In another embodiment of the present invention, and particularly when a polymerized powdered paint product is desired, it is preferred to employ a combination of liquid monomer and liquid reactive unsaturated polymer for producing a finely divided spray, which is again polymerized by passing the same through the beam of electrons. It has thus been found that such combinations provide products which are highly suitable for certain specific applications, and which have properties with regard to viscosity and other essential characteristics that are extremely beneficial to paint products.
Furthermore, particularly in the preferred embodiment of the present invention wherein a powdered paint or pigmented product is produced, the liquid monomer and/or reactive unsaturated polymer is previously compounded prior to atomization and polymerization through the electron beam curtain. Compounding thus includes incorporation of various ingredients desired for use in the end product, such as colors, pigments, initiators, surfactants, fillers, flatting agents, flame retardants, lubricants, etc. In this manner, when the finely divided spray is passed through the electron beam curtain and polymerization occurs, the final powdered product, such as paint, is instantaneously produced upon polymerization, and no further compounding or other steps are required in connection therewith.
It is particularly preferred that the finely divided spray of liquid monomer and/or reactive unsaturated polymer be in an atomized form so that the individual particles may be subjected to the electrons in an electron beam curtain in a most efficient manner, and that the powdered polymer product, such as paint, produced therein, will be in a form for easy collection and use.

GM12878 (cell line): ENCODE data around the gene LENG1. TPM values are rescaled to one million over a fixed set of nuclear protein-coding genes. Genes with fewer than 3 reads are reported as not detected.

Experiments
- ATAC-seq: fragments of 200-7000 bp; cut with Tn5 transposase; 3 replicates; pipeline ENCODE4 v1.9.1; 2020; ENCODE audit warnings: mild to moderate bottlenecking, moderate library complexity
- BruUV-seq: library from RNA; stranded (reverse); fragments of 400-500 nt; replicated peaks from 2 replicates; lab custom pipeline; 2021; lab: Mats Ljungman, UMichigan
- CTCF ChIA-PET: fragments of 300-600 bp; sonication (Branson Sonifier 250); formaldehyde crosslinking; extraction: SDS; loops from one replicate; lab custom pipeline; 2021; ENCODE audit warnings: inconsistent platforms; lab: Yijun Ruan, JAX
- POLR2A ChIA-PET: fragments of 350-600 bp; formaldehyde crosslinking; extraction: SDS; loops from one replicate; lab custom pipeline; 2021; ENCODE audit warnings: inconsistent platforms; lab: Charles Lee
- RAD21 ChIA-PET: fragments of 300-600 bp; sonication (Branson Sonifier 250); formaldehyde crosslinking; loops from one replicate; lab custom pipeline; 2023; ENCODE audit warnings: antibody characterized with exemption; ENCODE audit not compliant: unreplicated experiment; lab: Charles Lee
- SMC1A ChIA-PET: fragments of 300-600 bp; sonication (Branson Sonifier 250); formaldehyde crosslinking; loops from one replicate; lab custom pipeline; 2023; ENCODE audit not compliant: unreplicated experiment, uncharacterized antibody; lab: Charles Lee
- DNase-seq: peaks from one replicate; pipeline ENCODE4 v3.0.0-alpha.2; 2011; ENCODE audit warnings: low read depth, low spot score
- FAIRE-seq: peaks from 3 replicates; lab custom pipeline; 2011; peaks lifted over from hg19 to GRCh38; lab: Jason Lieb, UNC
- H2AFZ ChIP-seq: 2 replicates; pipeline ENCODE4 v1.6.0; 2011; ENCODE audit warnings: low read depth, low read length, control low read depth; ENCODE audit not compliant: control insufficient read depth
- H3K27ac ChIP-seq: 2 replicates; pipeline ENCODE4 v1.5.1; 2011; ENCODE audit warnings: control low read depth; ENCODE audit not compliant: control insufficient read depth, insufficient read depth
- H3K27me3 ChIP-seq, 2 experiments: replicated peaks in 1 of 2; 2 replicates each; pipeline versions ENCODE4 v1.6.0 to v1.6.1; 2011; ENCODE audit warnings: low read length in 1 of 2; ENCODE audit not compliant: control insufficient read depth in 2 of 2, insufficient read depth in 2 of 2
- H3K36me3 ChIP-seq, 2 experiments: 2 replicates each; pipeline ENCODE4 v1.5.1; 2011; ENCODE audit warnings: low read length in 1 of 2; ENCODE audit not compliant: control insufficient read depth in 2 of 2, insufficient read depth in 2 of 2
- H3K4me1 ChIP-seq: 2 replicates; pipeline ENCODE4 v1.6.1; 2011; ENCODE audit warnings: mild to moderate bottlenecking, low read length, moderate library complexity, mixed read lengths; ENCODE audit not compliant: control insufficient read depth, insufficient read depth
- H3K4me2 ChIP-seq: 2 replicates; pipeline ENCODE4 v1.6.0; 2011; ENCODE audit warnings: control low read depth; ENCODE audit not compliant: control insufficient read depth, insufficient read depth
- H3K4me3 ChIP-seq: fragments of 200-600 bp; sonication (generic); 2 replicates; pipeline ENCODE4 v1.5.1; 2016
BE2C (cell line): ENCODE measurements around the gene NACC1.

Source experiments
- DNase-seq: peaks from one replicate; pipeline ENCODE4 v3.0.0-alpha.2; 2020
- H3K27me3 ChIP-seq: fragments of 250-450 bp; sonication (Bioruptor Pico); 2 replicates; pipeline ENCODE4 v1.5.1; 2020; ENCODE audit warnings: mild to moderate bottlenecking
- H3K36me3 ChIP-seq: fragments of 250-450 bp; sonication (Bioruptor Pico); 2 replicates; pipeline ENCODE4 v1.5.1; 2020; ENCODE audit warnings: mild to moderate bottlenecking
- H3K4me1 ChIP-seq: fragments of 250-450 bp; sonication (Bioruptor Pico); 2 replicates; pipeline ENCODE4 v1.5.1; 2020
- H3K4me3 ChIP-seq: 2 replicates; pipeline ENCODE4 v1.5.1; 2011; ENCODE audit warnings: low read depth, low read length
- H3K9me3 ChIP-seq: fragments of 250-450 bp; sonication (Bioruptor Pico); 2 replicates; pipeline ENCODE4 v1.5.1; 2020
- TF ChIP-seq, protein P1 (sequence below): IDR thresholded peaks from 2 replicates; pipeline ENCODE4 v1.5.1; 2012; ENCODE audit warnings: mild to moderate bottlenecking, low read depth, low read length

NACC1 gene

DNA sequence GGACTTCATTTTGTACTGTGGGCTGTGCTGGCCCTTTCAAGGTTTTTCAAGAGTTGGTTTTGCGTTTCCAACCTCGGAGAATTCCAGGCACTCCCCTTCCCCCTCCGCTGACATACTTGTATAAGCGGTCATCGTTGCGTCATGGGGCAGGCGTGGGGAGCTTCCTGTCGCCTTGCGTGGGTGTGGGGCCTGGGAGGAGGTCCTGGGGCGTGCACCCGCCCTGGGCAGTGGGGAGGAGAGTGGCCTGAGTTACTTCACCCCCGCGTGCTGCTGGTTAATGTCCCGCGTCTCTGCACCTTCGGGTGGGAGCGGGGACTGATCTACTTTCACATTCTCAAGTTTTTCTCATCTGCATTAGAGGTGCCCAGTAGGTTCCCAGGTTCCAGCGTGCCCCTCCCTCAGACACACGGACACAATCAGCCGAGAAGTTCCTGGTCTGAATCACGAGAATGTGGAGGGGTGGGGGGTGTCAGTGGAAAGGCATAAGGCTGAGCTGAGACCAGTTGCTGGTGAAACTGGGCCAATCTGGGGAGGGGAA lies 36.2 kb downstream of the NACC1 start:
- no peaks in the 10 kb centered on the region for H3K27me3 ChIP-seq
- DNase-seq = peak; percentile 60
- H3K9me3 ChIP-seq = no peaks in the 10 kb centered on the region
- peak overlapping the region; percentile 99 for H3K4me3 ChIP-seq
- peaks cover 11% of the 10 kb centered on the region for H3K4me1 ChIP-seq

The present invention may be more clearly understood by reference to the accompanying drawings, wherein
FIG. 1 is a cross-sectional side view of an apparatus for carrying out the method of the present invention, including an electron beam curtain therein;
FIG. 2 is an elevational perspective view of a similar apparatus for carrying out the method of the present invention; and
FIG. 3 is a diagrammatic perspective view of a preferred embodiment of the apparatus.
The present invention principally utilizes a source of electrons in order to effect polymerization. In accordance with this invention, it is therefore necessary that the materials which are to be polymerized be capable of polymerization through free radical initiation. It is therefore possible to use a large number of polymerizable compounds in connection with the present invention, although certain varieties of these compounds are particularly preferred, particularly in certain applications thereof. Broadly speaking, however, the finely divided or atomized spray is composed primarily of a polymerizable compound such as a liquid monomer and/or a reactive unsaturated polymer, and again primarily one which is capable of polymerization by free radical initiation.